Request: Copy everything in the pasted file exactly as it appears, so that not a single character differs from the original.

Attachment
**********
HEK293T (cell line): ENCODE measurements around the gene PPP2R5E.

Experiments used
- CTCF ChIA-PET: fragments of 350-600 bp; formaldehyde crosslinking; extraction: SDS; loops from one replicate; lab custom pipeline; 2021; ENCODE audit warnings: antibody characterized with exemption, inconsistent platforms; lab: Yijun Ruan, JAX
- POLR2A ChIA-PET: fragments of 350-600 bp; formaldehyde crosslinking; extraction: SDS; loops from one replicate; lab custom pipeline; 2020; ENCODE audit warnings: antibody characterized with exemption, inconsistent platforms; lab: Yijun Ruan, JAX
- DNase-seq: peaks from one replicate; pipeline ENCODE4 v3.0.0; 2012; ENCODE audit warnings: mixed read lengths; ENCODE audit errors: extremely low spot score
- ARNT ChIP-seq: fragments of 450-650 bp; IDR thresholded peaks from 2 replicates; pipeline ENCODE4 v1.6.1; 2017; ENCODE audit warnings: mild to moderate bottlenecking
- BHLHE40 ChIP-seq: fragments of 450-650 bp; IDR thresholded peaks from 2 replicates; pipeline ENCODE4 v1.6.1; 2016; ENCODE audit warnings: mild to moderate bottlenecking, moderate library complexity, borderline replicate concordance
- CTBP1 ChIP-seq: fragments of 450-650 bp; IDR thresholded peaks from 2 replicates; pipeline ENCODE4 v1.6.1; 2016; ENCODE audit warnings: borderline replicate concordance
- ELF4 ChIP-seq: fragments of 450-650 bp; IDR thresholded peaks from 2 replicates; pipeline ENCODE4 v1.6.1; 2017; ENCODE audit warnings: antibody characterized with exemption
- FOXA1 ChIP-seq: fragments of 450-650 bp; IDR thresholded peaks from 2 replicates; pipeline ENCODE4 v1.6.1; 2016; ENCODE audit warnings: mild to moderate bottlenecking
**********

HEK293T (cell line): ENCODE measurements around the gene PPP2R5E.

Experiments used
- CTCF ChIA-PET: fragments of 350-600 bp; formaldehyde crosslinking; extraction: SDS; loops from one replicate; lab custom pipeline; 2021; ENCODE audit warnings: antibody characterized with exemption, inconsistent platforms; lab: Yijun Ruan, JAX
- POLR2A ChIA-PET: fragments of 350-600 bp; formaldehyde crosslinking; extraction: SDS; loops from one replicate; lab custom pipeline; 2020; ENCODE audit warnings: antibody characterized with exemption, inconsistent platforms; lab: Yijun Ruan, JAX
- DNase-seq: peaks from one replicate; pipeline ENCODE4 v3.0.0; 2012; ENCODE audit warnings: mixed read lengths; ENCODE audit errors: extremely low spot score
- ARNT ChIP-seq: fragments of 450-650 bp; IDR thresholded peaks from 2 replicates; pipeline ENCODE4 v1.6.1; 2017; ENCODE audit warnings: mild to moderate bottlenecking
- BHLHE40 ChIP-seq: fragments of 450-650 bp; IDR thresholded peaks from 2 replicates; pipeline ENCODE4 v1.6.1; 2016; ENCODE audit warnings: mild to moderate bottlenecking, moderate library complexity, borderline replicate concordance
- CTBP1 ChIP-seq: fragments of 450-650 bp; IDR thresholded peaks from 2 replicates; pipeline ENCODE4 v1.6.1; 2016; ENCODE audit warnings: borderline replicate concordance
- ELF4 ChIP-seq: fragments of 450-650 bp; IDR thresholded peaks from 2 replicates; pipeline ENCODE4 v1.6.1; 2017; ENCODE audit warnings: antibody characterized with exemption
- FOXA1 ChIP-seq: fragments of 450-650 bp; IDR thresholded peaks from 2 replicates; pipeline ENCODE4 v1.6.1; 2016; ENCODE audit warnings: mild to moderate bottlenecking